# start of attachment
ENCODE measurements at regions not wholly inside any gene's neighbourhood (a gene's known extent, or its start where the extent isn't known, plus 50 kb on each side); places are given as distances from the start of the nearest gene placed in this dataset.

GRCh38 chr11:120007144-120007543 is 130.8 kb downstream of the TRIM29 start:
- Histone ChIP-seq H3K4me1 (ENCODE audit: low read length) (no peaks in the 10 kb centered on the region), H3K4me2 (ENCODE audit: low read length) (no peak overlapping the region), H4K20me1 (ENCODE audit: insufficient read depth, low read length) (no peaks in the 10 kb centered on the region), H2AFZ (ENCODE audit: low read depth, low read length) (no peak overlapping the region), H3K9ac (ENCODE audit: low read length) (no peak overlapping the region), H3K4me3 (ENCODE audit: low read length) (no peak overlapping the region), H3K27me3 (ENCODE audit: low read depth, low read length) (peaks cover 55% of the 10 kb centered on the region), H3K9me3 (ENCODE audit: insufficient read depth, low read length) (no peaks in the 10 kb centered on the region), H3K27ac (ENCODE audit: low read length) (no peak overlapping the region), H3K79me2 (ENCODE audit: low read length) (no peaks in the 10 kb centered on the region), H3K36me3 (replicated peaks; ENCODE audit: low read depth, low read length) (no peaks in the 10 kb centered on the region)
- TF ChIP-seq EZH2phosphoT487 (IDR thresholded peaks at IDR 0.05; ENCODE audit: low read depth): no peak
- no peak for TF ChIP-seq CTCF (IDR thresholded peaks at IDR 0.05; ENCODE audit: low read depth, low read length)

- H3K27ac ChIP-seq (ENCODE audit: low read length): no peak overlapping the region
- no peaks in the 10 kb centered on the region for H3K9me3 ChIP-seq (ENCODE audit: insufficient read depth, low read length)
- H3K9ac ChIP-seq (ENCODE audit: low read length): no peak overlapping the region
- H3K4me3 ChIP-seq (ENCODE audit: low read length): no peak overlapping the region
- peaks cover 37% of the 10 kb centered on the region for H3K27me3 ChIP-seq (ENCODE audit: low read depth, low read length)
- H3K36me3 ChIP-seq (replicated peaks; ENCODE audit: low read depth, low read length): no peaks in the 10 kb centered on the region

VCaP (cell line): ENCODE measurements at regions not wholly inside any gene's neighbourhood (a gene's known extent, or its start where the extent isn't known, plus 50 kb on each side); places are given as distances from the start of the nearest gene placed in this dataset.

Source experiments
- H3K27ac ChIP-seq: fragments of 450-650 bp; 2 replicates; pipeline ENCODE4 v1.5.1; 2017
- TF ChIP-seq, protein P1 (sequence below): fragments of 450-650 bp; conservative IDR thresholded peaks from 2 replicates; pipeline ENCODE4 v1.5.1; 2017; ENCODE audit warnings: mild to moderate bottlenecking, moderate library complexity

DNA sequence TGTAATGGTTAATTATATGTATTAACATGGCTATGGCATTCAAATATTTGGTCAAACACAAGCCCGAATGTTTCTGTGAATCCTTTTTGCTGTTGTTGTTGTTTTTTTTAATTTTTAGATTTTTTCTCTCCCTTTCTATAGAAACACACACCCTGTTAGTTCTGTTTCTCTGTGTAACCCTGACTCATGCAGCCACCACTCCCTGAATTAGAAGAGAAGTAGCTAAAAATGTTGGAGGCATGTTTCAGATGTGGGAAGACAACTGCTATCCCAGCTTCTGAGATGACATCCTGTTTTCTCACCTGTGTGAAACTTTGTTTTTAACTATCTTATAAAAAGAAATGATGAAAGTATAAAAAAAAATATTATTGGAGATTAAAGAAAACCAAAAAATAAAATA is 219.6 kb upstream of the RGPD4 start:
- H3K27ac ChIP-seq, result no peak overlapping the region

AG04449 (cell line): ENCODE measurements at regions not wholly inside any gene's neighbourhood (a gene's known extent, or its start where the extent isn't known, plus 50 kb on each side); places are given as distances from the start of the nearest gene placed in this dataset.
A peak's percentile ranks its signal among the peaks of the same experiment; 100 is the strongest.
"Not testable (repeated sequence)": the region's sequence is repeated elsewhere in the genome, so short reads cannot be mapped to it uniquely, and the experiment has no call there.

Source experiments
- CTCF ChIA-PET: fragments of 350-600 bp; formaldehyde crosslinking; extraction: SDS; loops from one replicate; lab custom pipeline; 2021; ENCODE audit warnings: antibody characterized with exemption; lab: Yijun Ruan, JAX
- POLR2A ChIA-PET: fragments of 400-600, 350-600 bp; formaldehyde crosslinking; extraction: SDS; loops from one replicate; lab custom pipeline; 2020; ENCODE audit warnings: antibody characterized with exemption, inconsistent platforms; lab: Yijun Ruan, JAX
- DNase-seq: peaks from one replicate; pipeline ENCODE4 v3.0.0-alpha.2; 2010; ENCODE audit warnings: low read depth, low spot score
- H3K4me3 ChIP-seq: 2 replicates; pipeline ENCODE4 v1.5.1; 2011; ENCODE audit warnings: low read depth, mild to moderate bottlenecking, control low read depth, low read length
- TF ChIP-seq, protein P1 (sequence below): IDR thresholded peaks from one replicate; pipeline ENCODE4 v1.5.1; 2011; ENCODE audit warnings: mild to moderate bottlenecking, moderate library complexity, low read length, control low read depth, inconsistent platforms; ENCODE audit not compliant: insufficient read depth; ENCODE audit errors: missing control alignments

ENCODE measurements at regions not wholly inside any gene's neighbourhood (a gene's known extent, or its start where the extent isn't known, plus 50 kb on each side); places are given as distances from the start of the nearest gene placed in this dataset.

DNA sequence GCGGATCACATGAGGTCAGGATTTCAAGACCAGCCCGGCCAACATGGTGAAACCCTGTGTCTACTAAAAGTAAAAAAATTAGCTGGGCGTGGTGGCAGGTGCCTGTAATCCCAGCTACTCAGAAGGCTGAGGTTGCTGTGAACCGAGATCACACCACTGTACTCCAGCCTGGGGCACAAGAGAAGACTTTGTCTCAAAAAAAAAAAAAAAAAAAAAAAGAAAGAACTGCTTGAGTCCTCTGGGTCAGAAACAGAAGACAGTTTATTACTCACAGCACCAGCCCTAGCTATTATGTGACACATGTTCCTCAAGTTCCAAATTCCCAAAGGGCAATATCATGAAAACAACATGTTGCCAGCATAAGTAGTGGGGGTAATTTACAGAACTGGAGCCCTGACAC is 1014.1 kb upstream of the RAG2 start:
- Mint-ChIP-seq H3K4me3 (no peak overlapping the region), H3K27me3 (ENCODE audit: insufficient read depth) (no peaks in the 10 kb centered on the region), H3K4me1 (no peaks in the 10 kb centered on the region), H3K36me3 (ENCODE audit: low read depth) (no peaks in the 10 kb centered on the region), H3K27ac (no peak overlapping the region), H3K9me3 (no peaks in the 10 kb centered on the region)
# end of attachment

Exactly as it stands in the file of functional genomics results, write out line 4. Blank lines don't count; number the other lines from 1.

- TF ChIP-seq EZH2phosphoT487 (IDR thresholded peaks at IDR 0.05; ENCODE audit: low read depth): no peak